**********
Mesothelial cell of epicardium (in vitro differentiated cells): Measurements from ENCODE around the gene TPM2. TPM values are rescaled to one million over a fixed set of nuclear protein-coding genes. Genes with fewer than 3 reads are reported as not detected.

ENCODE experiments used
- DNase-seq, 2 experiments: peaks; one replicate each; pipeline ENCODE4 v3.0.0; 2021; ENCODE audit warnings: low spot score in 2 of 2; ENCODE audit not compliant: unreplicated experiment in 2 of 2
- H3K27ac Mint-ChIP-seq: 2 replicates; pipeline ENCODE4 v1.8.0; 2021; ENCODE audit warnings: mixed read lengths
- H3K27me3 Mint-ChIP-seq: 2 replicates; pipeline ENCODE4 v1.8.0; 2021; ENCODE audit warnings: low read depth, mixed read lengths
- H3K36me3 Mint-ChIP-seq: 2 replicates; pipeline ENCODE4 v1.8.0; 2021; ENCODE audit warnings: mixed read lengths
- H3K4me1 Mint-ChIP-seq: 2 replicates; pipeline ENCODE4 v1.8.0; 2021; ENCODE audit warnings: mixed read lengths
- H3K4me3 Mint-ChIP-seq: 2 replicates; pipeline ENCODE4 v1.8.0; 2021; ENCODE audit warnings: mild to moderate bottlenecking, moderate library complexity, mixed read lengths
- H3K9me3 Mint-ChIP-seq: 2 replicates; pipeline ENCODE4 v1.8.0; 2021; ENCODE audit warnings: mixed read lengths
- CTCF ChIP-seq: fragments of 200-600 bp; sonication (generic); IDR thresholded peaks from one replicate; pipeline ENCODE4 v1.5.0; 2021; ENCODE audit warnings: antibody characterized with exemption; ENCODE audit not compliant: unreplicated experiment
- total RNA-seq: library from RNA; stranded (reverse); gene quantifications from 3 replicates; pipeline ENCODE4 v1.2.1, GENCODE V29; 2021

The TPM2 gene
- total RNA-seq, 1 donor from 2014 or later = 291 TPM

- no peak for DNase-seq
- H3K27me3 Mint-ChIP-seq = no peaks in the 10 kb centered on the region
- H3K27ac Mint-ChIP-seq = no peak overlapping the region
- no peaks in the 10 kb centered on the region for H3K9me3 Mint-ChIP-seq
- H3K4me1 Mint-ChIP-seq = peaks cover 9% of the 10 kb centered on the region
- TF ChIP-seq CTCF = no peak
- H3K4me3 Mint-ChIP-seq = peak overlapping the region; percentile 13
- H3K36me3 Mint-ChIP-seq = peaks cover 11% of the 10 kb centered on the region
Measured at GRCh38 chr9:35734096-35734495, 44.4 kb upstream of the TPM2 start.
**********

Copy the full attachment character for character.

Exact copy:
Mesothelial cell of epicardium (in vitro differentiated cells): Measurements from ENCODE around the gene TPM2. TPM values are rescaled to one million over a fixed set of nuclear protein-coding genes. Genes with fewer than 3 reads are reported as not detected.

ENCODE experiments used
- DNase-seq, 2 experiments: peaks; one replicate each; pipeline ENCODE4 v3.0.0; 2021; ENCODE audit warnings: low spot score in 2 of 2; ENCODE audit not compliant: unreplicated experiment in 2 of 2
- H3K27ac Mint-ChIP-seq: 2 replicates; pipeline ENCODE4 v1.8.0; 2021; ENCODE audit warnings: mixed read lengths
- H3K27me3 Mint-ChIP-seq: 2 replicates; pipeline ENCODE4 v1.8.0; 2021; ENCODE audit warnings: low read depth, mixed read lengths
- H3K36me3 Mint-ChIP-seq: 2 replicates; pipeline ENCODE4 v1.8.0; 2021; ENCODE audit warnings: mixed read lengths
- H3K4me1 Mint-ChIP-seq: 2 replicates; pipeline ENCODE4 v1.8.0; 2021; ENCODE audit warnings: mixed read lengths
- H3K4me3 Mint-ChIP-seq: 2 replicates; pipeline ENCODE4 v1.8.0; 2021; ENCODE audit warnings: mild to moderate bottlenecking, moderate library complexity, mixed read lengths
- H3K9me3 Mint-ChIP-seq: 2 replicates; pipeline ENCODE4 v1.8.0; 2021; ENCODE audit warnings: mixed read lengths
- CTCF ChIP-seq: fragments of 200-600 bp; sonication (generic); IDR thresholded peaks from one replicate; pipeline ENCODE4 v1.5.0; 2021; ENCODE audit warnings: antibody characterized with exemption; ENCODE audit not compliant: unreplicated experiment
- total RNA-seq: library from RNA; stranded (reverse); gene quantifications from 3 replicates; pipeline ENCODE4 v1.2.1, GENCODE V29; 2021

The TPM2 gene
- total RNA-seq, 1 donor from 2014 or later = 291 TPM

- no peak for DNase-seq
- H3K27me3 Mint-ChIP-seq = no peaks in the 10 kb centered on the region
- H3K27ac Mint-ChIP-seq = no peak overlapping the region
- no peaks in the 10 kb centered on the region for H3K9me3 Mint-ChIP-seq
- H3K4me1 Mint-ChIP-seq = peaks cover 9% of the 10 kb centered on the region
- TF ChIP-seq CTCF = no peak
- H3K4me3 Mint-ChIP-seq = peak overlapping the region; percentile 13
- H3K36me3 Mint-ChIP-seq = peaks cover 11% of the 10 kb centered on the region
Measured at GRCh38 chr9:35734096-35734495, 44.4 kb upstream of the TPM2 start.